Trevor Hickey Trevor Hickey - 4 months ago 12
C++ Question

How do I use use std::allocator in place of realloc?

Let's say I'm writing a custom vector using the

std::allocator
to wrap
new
and
delete
.

When the number of elements exceed the vector's capacity, I would like to reallocate the buffer to something larger. I can achieve this easily by calling
realloc()
. I don't want to do this though because I thought the responsibility of allocation/deallocation should reside in the allocator.

Yet, looking at
std::allocator
's interface, I don't see how I could do a reallocation. There are only methods for:

T* allocate( std::size_t n );
void deallocate( T* p, std::size_t n );


Should I be calling
allocator::allocate
and then
allocator::deallocate
instead of just
realloc
? Is that as efficient? It must be what
std::vector
is doing as well. Why does
std::allocator
not provide a
reallocate
function?

Answer

Let's say I'm writing a custom vector using the std::allocator to wrap new and delete.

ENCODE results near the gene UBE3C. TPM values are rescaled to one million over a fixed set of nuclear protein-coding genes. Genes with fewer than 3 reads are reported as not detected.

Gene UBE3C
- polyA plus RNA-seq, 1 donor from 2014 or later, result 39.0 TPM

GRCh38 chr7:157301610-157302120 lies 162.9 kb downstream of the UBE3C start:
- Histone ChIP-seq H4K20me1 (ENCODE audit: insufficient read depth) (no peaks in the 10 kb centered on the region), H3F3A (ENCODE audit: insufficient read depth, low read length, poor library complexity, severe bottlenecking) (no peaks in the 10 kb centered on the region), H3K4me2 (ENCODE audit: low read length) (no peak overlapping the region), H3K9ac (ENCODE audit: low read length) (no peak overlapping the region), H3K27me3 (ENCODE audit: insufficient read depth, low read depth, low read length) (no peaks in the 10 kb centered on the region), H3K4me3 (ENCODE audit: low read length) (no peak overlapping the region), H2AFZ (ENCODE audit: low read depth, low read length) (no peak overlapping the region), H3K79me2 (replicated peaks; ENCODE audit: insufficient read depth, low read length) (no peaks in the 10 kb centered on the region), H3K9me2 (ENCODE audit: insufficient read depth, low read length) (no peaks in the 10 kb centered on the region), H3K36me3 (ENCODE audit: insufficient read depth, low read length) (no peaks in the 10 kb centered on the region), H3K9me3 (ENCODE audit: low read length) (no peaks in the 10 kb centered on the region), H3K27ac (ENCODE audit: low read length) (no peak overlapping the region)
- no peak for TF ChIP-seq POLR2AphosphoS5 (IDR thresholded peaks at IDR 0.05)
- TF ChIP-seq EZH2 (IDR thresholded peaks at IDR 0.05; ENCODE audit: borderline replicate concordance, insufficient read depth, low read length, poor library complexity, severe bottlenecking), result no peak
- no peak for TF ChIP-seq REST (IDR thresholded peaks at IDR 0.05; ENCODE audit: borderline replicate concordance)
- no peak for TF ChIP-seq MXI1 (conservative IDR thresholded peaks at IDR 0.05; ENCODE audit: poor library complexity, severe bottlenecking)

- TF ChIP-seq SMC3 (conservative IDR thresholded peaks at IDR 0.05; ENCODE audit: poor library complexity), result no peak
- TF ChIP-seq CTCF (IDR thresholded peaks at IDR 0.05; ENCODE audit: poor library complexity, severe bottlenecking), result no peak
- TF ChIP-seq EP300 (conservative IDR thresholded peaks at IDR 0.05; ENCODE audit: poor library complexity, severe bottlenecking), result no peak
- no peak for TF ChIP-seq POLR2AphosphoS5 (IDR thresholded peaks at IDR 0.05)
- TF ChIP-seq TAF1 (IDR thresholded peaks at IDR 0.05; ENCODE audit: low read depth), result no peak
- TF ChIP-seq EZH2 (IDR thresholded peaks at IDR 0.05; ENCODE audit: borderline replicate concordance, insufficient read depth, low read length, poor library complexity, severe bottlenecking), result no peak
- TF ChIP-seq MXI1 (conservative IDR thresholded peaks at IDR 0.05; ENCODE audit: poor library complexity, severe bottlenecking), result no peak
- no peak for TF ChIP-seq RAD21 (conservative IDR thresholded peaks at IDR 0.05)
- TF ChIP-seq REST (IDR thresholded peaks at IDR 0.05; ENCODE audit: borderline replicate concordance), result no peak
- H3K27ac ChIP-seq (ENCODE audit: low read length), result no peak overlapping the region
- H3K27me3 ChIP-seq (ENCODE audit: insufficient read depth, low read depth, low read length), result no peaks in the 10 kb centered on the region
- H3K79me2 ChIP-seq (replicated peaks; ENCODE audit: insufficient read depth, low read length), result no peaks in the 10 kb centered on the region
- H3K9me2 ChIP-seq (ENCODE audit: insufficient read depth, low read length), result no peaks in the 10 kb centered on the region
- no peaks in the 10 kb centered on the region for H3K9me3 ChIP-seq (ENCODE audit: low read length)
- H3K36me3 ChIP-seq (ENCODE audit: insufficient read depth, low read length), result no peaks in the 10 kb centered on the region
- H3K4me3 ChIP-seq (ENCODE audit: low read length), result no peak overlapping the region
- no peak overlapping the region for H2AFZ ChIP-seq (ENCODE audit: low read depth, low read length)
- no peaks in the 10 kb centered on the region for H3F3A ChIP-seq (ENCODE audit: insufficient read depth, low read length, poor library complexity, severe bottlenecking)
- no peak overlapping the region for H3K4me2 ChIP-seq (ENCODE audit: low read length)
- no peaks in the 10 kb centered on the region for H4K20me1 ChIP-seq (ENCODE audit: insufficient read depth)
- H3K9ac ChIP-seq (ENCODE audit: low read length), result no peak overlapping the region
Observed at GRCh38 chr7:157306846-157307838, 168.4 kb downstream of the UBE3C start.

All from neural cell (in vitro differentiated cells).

In the general case (excluding specializations for PODs), I don't think you could use realloc in any case. An arbitrary object, constructed at a specific memory location, might have internal pointers pointing to very specific addresses in relation to the address in which it was constructed. Simply moving it around (in the byte-copying sense) could break invariants.

Thus the alternative you mention is in general necessary. You would have to allocate a new array, move (or possibly even copy!) the objects to the new location, then deallocate the old array. Of course, this includes more than a single stage that can fail - another reason why you can't really reallocate in the general case. Perhaps this is the reason that allocators never had this functionality in the first case - for array-based containers, you can't really use them in general (although you might be able to use them for POD specializations).